In light of the Ukraine saga, another, in never-Trump circles, controversial topic, has moved away from the spotlight. Republican state parties have cancelled their primaries for 2020. While Trump is almost locked in for becoming the party’s presidential nominee, the cancellations raise questions about democracy and how influential Donald Trump has become within the Grand Old Party.

With the 2020 elections on the horizon, both parties will decide on their presidential candidate. The Democrats’ field has somehow deflated into a three-person race amongst Biden, Warren and Sanders – though the latter’s recent heart surgery may or may not impact his candidacy.

On the other side of the political aisle, the Republican nominee had been somewhat of a lock. As the incumbent and carrying an exorbitant high approval rating within the party, anything but Trump’s nomination would create an epochal precedent. Nonetheless, the recent cancellations have made Trump’s nomination even more conceivable.

By the end of September, Alaska had become the 5th state that scrapped its primary. Besides Alaska, South Carolina, Kansas, Arizona and Nevada have made the same decision.

Instead of conducting an open race for the spot, all of the above states have now pledged to assign their delegates of the 2020 Republican National Convention, where the presidential candidate will be chosen, to Donald Trump.

South Carolina’s Republican Chairman Drew McKissick explained the party’s decision by stating there was “no rationale to hold a primary with an incumbent in the White House”. Legally, it is exclusively the state’s prerogative to not only set the primary parameter but also decide whether or not they should be held.

The Palmetto State is no stranger to this rationale. The same idea was applied in 1984 when President Reagan had been in office as well as in 2004 when President Bush had been the party’s incumbent and subsequently beat John Kerry in the general election.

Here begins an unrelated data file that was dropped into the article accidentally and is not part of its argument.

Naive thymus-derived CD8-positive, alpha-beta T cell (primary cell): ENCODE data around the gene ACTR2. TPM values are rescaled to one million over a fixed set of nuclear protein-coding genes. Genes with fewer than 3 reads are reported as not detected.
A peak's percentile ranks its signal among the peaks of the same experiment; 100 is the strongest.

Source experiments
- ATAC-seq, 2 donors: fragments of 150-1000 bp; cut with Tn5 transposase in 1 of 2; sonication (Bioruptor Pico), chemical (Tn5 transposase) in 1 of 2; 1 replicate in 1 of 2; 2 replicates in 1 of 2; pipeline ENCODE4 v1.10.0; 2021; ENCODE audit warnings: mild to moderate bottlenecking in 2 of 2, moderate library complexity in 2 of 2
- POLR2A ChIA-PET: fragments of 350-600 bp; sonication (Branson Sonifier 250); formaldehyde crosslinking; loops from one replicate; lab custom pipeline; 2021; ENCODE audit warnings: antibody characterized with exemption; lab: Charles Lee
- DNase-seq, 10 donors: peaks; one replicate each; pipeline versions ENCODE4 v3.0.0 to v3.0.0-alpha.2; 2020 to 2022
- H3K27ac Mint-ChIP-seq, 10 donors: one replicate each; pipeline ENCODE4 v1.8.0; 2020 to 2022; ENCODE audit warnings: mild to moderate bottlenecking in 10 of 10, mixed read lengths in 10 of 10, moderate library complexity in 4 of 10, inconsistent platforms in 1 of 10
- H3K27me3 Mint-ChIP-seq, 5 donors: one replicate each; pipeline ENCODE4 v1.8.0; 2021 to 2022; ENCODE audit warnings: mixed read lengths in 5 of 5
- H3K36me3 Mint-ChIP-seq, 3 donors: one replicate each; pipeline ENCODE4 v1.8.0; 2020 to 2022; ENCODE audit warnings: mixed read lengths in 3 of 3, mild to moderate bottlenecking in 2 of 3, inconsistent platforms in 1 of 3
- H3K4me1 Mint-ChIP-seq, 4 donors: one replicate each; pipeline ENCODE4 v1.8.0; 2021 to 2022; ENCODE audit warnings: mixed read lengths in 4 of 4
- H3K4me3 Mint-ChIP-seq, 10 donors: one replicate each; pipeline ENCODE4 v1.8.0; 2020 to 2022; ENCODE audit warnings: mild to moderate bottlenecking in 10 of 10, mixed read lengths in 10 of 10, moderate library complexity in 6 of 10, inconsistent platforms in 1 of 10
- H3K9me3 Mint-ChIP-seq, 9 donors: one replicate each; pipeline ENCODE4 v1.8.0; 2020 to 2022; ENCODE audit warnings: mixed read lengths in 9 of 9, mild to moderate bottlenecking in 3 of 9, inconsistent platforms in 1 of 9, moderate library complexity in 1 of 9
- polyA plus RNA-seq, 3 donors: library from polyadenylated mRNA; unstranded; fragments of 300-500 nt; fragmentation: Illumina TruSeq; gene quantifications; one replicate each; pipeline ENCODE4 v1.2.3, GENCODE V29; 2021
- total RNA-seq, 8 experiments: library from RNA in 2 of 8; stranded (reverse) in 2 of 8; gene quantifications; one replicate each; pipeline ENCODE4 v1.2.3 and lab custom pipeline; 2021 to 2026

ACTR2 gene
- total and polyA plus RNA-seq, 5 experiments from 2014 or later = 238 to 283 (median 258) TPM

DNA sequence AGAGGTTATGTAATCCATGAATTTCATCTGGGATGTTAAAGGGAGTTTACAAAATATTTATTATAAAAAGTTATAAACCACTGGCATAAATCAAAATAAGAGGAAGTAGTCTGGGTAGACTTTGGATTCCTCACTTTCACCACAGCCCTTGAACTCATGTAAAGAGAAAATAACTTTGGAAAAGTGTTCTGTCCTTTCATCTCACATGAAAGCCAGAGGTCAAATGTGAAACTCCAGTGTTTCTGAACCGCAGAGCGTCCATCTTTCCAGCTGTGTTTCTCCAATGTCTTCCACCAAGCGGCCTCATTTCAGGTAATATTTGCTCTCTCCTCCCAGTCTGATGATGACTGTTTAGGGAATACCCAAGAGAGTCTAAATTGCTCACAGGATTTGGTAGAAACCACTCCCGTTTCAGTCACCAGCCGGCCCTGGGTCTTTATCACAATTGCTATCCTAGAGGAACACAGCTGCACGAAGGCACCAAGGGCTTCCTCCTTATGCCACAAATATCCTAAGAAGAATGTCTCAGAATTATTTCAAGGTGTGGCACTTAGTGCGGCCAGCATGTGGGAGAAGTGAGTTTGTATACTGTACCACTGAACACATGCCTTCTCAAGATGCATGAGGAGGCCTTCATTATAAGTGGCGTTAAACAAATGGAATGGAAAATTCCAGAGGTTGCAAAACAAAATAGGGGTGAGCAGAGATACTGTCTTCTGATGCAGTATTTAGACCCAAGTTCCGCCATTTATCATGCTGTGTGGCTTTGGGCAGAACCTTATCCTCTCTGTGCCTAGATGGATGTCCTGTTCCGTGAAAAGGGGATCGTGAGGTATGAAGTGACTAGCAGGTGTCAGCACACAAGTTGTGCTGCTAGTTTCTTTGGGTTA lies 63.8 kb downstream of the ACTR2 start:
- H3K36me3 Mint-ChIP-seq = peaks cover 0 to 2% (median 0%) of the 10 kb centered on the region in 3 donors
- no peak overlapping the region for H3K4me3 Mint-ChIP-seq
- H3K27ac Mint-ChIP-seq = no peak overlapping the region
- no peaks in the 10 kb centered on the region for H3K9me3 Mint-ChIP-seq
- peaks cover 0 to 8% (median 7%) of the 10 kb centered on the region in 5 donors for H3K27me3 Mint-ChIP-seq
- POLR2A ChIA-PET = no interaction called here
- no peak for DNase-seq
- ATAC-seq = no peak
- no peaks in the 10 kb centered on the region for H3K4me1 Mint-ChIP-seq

A staggering nine states besides South Carolina also cancelled their primaries in 2004. The recent announcements and the outcry over these cancellations are thus not as big of a landmark decision as one might think, nor a carte blanche for President Trump.

However, there are dissimilarities to previous cases. These come by the names of Bill Weld, Mark Sanford and Joe Walsh. All three Republicans have stepped forward and declared to challenge Donald Trump for the nominee. While internal challenges are not uncommon, three serious contestants are somewhat of an anomaly and can be seen as evidence for the high jacking of traditional Republican values by the president.

Considering Trump’s approval rating of between 80-90 per cent, however, none of these candidates, who are polling around 3 per cent, stands a realistic chance to beat him – not unless a new controversy forces Republicans to cease their, so far, unconditional support.

With that in mind, another aspect must not be neglected. State parties, more often than not, can be cash strapped. For a chair to explain his members to hold an expensive primary for not only an incumbent but an incumbent that is certain to win, is a big ask.

Moreover, history has shown that incumbents, who faced a primary challenge, albeit securing the nominee handily, lost in the subsequent general elections. Primaries can have the effect of exposing deep rifts within the party and portray the president as weak. In this particular case, a primary would likely turn into an outright character assassination of Trump.

Nonetheless, and Joe Walsh has eluded on this, cancelling a vote to preserve a candidate’s pedigree and his momentum as well as potentially spare the party a monetary commitment, could be considered undemocratic. No poll nor an approval rating should substitute an actual voting process. Both are far from being an exact science – as the previous presidential election displayed.